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April 4, 1933 – The Akron Disaster

Posted April 04, 2007 12:33 PM by Steve Melito

Today is the 74th anniversary of the crash of the USS Akron (ZRS-4), a helium-filled airship designed for military reconnaissance and use as a flying aircraft carrier. Larger than Germany's Graf Zeppelin, the U.S. Navy dirigible could monitor distant fleet formations and travel up to 10,580 miles without refueling. Seven machine guns and a trapeze-style mechanism that could deploy five airplanes from an interior hangar made the Akron a formidable threat. According to historian Richard K. Smith, author of The Airships Akron and Macon, "there was not a military airplane in the world in 1932 which could have given the same performance, operating from the same base."

The USS Akron was built by the Goodyear-Zeppelin Corporation at a 1175-ft. long by 325-ft. wide dock in Akron, Ohio. Construction began on October 31, 1929 and lasted two years. Braving temperatures that ranged from -10° F to 100+° F, workers erected the airship's hull in sections. Rear Admiral Richard A. Moffett, a leading proponent of the lighter-than-air flight, drove a golden rivet into the Akron's main ring. Both inside and out, the USS Akron was designed to resist fire and rain. To minimize the threats posed by lighting and enemy arms, the Akron featured 12 internal cells filled with inflammable helium gas. The dirigible's taut, waterproof outer-coating was designed to resist both sea spray and heavy downpours. When complete, the USS Akron was 785 ft. long and 152 ft. high, with a diameter of 132.5 ft and a volume of 6.5 million cubic feet. Eight 560-hp, gasoline-powered engines were mounted internally, and provided the naval airship with a cruising speed of 50 knots (57.5) mph and a maximum speed of 72 knots (82.8 mph).

Shortly after midnight on April 4, 1933, the USS Akron was buffeted by ferocious winds off the coast of New Jersey. She sank tail first and then disappeared into the Atlantic. "The Akron Disaster", as the crash is sometimes known, claimed the lives of 73 men and marked the beginning of the end for the U.S. Navy's rigid airship program. Rear Admiral Richard A. Moffett died alongside Commander Fred T. Berry, head of the Lakehurst Naval Air Station. Lt. Col. Alfred F. Masury, member of the U.S. Army Ordnance Reserve and vice-president of Mack Trucks, Inc., also perished in the crash. "The loss of the Akron with its crew of gallant officers and men is a national disaster," President Franklin D. Roosevelt later remarked. "Ships can be replaced, but the nation can ill afford to lose such men."

Resources:

http://www.arlingtoncemetery.net/uss-akron.htm

http://www.history.navy.mil/danfs/a4/akron.htm

http://en.wikipedia.org/wiki/William_A._Moffett

http://en.wikipedia.org/wiki/Uss_akron

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Guru

Join Date: Feb 2007
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#1

Re: April 4, 1933 – The Akron Disaster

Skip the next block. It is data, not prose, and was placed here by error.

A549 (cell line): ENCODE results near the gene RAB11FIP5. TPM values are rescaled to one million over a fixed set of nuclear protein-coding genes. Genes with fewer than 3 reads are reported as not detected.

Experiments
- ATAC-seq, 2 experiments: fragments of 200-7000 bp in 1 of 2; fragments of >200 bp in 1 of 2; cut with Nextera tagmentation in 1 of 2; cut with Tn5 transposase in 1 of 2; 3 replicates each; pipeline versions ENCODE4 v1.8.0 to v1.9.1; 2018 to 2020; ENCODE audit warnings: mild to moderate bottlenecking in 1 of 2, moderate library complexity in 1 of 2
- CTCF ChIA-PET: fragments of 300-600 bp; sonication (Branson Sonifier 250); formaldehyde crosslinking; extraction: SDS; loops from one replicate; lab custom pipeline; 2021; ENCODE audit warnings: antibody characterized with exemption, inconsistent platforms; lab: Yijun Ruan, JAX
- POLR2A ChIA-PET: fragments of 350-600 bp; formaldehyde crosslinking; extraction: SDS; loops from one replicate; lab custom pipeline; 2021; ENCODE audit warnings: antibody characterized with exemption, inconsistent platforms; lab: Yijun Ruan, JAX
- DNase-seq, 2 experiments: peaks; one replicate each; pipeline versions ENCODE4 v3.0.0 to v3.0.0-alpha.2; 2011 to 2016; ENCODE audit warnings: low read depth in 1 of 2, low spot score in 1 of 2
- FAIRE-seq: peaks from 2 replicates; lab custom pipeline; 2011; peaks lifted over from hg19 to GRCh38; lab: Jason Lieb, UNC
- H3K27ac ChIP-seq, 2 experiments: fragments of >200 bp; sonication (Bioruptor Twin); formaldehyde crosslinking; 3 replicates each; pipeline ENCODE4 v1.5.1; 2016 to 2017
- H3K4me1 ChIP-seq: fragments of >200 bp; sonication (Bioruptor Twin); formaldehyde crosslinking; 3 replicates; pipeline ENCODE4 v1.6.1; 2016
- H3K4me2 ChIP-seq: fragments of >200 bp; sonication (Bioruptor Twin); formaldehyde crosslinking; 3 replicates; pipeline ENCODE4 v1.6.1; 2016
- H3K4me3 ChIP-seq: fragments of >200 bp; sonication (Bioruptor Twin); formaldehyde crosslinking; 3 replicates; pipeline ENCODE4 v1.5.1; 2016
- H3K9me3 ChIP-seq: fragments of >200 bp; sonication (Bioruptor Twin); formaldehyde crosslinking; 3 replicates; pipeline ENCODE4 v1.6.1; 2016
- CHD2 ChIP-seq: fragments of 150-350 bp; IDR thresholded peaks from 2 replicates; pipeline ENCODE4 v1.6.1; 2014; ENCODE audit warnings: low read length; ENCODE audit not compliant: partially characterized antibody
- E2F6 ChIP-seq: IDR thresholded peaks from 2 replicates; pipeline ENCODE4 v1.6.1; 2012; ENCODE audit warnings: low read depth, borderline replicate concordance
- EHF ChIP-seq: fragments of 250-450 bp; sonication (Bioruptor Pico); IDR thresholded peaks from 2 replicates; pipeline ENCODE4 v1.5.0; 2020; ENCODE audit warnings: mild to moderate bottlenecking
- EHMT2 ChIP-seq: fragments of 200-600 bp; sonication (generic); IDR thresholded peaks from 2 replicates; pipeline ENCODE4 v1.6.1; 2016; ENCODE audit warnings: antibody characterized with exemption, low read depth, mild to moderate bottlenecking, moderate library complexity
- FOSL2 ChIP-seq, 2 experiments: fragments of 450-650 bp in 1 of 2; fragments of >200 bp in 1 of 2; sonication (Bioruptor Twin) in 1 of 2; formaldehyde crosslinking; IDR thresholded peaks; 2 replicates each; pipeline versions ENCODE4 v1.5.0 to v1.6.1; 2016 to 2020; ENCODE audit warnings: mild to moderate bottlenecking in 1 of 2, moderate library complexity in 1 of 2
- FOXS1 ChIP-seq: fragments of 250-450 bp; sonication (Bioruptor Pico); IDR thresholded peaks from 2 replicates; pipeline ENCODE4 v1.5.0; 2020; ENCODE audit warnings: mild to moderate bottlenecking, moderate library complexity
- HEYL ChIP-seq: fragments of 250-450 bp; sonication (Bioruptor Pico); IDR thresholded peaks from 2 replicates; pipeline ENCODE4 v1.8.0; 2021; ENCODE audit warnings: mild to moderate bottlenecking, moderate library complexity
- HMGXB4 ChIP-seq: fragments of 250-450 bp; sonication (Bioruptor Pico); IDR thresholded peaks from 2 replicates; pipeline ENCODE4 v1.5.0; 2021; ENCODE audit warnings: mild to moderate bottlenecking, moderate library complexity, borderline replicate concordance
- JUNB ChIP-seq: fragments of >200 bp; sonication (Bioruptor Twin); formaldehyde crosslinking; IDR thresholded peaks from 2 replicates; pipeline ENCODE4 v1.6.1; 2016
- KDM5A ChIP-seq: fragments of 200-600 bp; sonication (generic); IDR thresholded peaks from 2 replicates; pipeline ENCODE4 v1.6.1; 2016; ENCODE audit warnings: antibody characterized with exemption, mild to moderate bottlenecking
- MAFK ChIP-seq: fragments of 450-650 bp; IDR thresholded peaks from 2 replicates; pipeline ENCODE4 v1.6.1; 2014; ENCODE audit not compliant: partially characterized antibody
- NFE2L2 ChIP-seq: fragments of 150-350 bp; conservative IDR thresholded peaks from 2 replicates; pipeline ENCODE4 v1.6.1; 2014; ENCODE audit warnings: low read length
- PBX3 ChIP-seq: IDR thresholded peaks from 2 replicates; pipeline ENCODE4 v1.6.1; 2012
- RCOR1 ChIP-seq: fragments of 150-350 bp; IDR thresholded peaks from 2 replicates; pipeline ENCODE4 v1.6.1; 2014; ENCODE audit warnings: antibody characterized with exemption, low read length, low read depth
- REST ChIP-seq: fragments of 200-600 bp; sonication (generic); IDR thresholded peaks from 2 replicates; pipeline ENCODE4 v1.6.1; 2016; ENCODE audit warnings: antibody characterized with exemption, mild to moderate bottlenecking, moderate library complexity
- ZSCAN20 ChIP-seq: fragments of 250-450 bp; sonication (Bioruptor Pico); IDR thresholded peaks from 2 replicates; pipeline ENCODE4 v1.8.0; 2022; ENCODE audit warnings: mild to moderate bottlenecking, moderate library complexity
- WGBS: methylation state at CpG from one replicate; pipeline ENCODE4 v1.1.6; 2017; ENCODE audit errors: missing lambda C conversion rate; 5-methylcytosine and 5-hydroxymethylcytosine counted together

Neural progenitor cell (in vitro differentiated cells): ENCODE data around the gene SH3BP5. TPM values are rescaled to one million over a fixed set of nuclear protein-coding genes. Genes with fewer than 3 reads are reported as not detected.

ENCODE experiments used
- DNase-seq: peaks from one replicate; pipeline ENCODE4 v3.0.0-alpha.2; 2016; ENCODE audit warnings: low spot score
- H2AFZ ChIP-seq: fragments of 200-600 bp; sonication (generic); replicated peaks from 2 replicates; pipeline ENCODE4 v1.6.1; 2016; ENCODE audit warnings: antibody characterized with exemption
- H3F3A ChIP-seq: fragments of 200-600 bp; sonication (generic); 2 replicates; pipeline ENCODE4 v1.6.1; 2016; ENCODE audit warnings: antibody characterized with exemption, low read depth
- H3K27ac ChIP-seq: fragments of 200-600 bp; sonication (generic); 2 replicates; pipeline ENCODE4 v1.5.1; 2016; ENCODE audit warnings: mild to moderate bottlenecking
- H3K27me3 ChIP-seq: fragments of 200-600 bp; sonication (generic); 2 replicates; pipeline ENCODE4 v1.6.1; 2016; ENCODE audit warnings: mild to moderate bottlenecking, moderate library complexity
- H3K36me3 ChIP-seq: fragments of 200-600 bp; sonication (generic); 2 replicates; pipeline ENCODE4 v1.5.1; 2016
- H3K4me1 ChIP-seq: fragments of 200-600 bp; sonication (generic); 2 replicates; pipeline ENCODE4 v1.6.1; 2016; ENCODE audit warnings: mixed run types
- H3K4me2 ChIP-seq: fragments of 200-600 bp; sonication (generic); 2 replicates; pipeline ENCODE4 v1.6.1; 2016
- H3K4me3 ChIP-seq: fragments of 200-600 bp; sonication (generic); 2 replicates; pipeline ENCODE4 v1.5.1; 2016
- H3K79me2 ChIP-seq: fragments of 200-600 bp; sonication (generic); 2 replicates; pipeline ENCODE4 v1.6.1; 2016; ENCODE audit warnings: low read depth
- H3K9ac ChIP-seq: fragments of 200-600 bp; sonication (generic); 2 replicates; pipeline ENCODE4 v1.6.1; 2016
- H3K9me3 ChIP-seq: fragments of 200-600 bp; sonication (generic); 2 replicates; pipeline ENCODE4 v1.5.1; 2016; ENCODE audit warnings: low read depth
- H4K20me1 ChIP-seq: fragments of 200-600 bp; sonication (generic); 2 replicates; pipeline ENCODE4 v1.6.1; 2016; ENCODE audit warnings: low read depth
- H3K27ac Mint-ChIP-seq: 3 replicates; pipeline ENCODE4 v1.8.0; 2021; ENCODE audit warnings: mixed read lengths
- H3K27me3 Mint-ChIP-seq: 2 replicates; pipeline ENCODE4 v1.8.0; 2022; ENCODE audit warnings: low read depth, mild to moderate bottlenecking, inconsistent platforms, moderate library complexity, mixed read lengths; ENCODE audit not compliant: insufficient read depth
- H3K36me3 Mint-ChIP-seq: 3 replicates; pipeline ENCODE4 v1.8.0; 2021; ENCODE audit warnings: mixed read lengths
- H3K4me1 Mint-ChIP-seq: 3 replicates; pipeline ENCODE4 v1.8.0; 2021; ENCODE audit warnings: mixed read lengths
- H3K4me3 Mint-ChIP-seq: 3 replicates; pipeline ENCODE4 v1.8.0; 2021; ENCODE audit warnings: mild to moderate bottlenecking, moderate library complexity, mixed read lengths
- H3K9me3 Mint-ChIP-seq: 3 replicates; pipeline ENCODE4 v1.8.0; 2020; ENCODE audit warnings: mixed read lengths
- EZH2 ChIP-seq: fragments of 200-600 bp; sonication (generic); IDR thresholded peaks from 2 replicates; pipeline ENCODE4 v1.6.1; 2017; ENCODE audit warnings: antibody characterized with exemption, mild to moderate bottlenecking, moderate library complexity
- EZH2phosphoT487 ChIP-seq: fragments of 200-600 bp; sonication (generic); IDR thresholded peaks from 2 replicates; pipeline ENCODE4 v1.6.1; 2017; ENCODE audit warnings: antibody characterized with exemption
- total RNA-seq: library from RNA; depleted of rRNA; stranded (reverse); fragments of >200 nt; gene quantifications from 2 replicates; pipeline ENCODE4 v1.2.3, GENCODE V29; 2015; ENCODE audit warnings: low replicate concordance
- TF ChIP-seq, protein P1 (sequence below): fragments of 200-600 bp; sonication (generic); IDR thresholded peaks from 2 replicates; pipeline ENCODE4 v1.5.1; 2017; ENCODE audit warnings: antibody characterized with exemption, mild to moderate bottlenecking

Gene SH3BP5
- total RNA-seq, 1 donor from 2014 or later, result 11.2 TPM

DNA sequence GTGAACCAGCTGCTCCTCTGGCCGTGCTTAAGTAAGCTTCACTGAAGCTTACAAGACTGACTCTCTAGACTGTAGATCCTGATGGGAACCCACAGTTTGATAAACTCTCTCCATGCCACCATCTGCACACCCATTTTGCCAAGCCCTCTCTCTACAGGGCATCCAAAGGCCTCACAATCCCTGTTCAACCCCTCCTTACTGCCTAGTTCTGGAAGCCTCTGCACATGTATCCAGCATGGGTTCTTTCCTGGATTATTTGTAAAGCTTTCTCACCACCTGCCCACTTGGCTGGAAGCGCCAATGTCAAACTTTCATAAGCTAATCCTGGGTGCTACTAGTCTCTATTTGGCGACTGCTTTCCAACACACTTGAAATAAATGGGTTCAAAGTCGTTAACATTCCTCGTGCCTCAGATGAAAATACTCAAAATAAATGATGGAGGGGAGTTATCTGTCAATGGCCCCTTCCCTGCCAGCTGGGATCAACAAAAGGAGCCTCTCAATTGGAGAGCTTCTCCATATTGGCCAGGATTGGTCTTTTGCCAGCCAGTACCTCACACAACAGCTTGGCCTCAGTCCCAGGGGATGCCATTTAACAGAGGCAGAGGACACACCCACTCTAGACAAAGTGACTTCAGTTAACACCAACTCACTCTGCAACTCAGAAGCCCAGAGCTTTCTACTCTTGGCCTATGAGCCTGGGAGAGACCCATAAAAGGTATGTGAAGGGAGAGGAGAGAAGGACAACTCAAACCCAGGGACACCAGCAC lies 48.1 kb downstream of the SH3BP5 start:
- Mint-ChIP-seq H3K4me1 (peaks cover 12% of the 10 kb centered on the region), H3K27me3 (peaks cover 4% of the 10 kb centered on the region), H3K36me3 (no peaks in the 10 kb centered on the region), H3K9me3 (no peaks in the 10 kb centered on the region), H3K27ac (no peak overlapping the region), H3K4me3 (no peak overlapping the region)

04/04/2007 1:17 PM

I remember reading about both the Akron, and Macon being a floating carrier for Biplane Curtis fighters, scooped while-in-flight with a grappling-hook into the fuselage. In the pictures describing this navy pilot stunt, you can see the fighter dangling in mid-air on a single hook at the end of the triangular grappling arm.

The biplane would be released into a speed-gathering dive to start it's patrol of the east coast, then catch up with the ship to be hooked and inserted inside the fuselage.

These amazing photos appeared in a detailed photo article inside National Geographic, can't recall the issue, something in the nineties I think.

- - - OOPS!, the bottom link the OP shows these, although not the photos which appeared in NG

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Guru

Join Date: Feb 2007
Location: Israel
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#2
In reply to #1

Correctum: April 4, 1933 – The Akron Disaster

04/04/2007 1:55 PM

I urgently need a memory transplant, only what is it made of?

West coast of course, New Jer... What?!... O.K:

- - It's all in the supplied links, on the OP.

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Guru
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#3
In reply to #1

Re: April 4, 1933 – The Akron Disaster

04/05/2007 5:03 PM

Thanks, Yuval. I'll see if I can locate that issue of National Geographic. The anniversary of the Akron's first "aircraft carrier" test is next month, so I plan to write an article about that event.

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Guru
United States - Member - New Member Technical Fields - Technical Writing - New Member Popular Science - Weaponology - Organizer Hobbies - Target Shooting - New Member Engineering Fields - Nuclear Engineering - New Member

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#4
In reply to #1

Re: April 4, 1933 – The Akron Disaster

05/04/2007 1:36 PM

Looks like this story ran back in 1992. Here's the reference I found.

"USS Macon: Lost and Found" J. Gordon Vaeth, National Geographic Volume 81/1 January 1992

Unfortunately, the magazine's on-line archives don't go back that far. I wish they'd take a lesson from Time magazine!

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